The Hidden Kingdom (Wings of Fire, Book 3, Scholastic, May 2013) by Tui T. Sutherland. My ten year old and his classmates are huge fans of this series, and after my son devoured this one, it disappeared into his extensive reading circle*, and made many children happy**. Fortunately I remembered before the end of school that I needed it back, and so it returned to me, and I finally got to read it. And I enjoyed it very much too.
So the basic premise is that the various clans of dragons are at war, and there's a prophecy that five dragonets will bring peace. The Dragonets of Destiny, as they are known, were taken as eggs to a secret cave, and raised by The Talons of Peace...until they escaped, to try to find their destiny (and their families) for themselves.
Each book focuses on a different young dragon, and The Hidden Kingdom is Glory's book. Glory has had a harder life than the others-- She's a RainWing, thought to be lazy and worthless by the other dragon clans, and she isn't actually in the prophecy. There were problems with the SkyWing egg that the prophecy had called for, and her egg was a last minute substitute. So all her life she's been bullied by the Talons of Peace, and told she's worthless, so she feels angry and defensive. But now she and the other four have reached the kingdom of the rain dragons, and she'll see for herself just what her people really are like....
But though the life of the RainWings is peaceful and rather lovely, it has a darker side. RainWings have been disappearing, and no one is doing anything about it. And so the Dragonets find themselves on a desperate rescue mission that takes them into an adventure just as dark and dangerous as anything that's ever happened to them.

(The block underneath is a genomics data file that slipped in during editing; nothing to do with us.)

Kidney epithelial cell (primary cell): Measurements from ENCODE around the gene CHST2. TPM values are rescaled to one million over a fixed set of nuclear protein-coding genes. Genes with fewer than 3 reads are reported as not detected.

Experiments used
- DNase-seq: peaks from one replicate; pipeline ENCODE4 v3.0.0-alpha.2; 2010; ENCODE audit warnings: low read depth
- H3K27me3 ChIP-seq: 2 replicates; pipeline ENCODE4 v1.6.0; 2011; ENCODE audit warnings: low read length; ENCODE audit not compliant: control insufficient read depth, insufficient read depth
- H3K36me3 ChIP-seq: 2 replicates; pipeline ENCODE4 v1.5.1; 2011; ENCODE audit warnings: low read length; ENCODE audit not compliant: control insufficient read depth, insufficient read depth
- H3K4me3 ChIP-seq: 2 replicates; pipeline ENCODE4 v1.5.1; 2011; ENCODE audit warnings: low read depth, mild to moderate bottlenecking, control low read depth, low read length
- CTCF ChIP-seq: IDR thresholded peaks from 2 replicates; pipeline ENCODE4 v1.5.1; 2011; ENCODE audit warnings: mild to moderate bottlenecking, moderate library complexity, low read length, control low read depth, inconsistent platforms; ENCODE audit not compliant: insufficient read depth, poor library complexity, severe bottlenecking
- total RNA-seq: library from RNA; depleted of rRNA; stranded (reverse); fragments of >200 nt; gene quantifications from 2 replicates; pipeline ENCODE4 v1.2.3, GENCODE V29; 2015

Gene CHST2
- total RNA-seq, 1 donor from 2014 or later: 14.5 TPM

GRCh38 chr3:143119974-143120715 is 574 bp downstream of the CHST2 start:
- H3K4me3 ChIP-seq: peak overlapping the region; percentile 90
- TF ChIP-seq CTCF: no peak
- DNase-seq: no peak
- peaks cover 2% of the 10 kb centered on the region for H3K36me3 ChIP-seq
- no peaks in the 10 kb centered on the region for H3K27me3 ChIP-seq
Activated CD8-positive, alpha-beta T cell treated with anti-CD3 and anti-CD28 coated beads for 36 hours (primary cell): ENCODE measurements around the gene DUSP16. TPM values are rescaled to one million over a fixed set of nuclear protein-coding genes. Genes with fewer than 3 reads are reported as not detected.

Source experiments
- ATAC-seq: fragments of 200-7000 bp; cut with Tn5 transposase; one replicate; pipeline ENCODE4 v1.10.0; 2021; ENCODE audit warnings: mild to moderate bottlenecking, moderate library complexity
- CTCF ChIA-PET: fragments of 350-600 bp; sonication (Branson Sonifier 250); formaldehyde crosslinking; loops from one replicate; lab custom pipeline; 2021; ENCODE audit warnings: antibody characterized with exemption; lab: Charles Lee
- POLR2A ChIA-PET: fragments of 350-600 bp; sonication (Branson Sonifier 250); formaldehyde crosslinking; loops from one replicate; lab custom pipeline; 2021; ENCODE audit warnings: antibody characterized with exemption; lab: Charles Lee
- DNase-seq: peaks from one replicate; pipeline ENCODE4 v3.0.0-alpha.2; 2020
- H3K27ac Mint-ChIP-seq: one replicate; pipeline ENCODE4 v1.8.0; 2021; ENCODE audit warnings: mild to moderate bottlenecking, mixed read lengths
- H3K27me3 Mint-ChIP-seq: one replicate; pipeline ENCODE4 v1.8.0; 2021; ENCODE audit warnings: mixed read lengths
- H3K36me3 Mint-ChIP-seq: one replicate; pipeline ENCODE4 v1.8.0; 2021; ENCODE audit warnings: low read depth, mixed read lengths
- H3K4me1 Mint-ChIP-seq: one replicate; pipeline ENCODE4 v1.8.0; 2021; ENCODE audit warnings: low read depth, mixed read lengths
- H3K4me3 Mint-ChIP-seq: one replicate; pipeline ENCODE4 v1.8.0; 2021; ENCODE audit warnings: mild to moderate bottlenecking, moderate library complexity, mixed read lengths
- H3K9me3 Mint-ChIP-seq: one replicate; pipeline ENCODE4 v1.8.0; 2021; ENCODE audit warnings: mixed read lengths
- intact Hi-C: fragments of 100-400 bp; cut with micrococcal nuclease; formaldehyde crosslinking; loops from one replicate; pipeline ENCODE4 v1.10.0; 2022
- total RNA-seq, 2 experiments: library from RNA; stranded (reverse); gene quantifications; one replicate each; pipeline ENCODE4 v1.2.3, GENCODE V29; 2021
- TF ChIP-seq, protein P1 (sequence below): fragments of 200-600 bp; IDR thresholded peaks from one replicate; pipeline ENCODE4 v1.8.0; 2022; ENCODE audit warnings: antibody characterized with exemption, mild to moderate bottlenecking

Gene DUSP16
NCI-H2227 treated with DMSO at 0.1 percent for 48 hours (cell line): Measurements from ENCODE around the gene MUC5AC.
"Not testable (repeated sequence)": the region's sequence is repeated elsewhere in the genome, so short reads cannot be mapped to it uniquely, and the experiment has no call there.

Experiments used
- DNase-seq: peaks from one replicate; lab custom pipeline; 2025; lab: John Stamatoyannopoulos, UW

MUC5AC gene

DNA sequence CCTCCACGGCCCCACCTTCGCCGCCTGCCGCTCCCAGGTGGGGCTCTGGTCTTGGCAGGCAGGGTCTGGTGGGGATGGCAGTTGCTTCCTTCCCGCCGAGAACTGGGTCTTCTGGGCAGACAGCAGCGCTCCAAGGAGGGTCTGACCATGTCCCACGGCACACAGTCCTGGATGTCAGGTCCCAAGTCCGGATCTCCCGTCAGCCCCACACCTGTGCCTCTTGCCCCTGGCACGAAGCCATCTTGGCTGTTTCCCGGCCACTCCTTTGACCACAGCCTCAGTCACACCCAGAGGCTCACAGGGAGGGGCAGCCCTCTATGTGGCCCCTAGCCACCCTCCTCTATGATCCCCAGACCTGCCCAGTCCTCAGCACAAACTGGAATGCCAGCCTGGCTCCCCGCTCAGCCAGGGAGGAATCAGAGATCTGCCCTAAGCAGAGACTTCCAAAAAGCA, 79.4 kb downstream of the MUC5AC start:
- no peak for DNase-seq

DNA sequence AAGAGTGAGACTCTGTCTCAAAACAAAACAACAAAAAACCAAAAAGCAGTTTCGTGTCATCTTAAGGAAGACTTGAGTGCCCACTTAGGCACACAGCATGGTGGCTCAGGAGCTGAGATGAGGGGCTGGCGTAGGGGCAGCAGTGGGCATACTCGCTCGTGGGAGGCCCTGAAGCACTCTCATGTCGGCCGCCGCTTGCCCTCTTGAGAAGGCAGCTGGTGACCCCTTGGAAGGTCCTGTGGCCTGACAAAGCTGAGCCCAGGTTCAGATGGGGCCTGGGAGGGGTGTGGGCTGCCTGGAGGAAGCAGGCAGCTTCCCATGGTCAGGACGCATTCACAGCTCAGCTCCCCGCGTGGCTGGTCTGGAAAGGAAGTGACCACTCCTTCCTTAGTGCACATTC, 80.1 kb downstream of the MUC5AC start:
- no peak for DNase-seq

So yes, there's some violence, but it's not something the characters take lightly. Glory has used her RainWing venom on other dragons to save herself and her friends....something she finds no RainWing would do. But once again, she's faced with no alternative...
New characters are introduced, and the existing characters continue to work out their dynamics, and new and fascinating world-building takes place (raising interesting questions---is a society of peaceful inaction acceptable?). It's a fine, page-turning addition to the series, and if you haven't offered these books to your handy fourth grader (boy or girl), do so tout suite! And read them yourself because if your fourth grader is like mine, he or she will want to talk about them with you, and also because you might, like me, find them fun light reading for your own pleasure.
The Hidden Kingdom ends on a cliffhanger, and both of us want to be the first to read The Dark Secret (coming in October). I will probably be forced to model gracious unselfishness. Sigh.
Here are my reivews of the first two books: The Dragonet Prophecy, and The Lost Heir. The Hidden Kingdom is my personal favorite so far.
* I am so jealous of this aspect of my son's childhood. There are about twelve truly avid readers of fantasy in his class, boys and girls, and they recommend and share and play imaginary book based games like crazy. They even call and text each other to talk about books.
**I feel compelled to let Scholastic know that their book sales have not been undercut--the kids have all been buying their own copies at the school book fair.
disclaimer: review copy received from the publisher.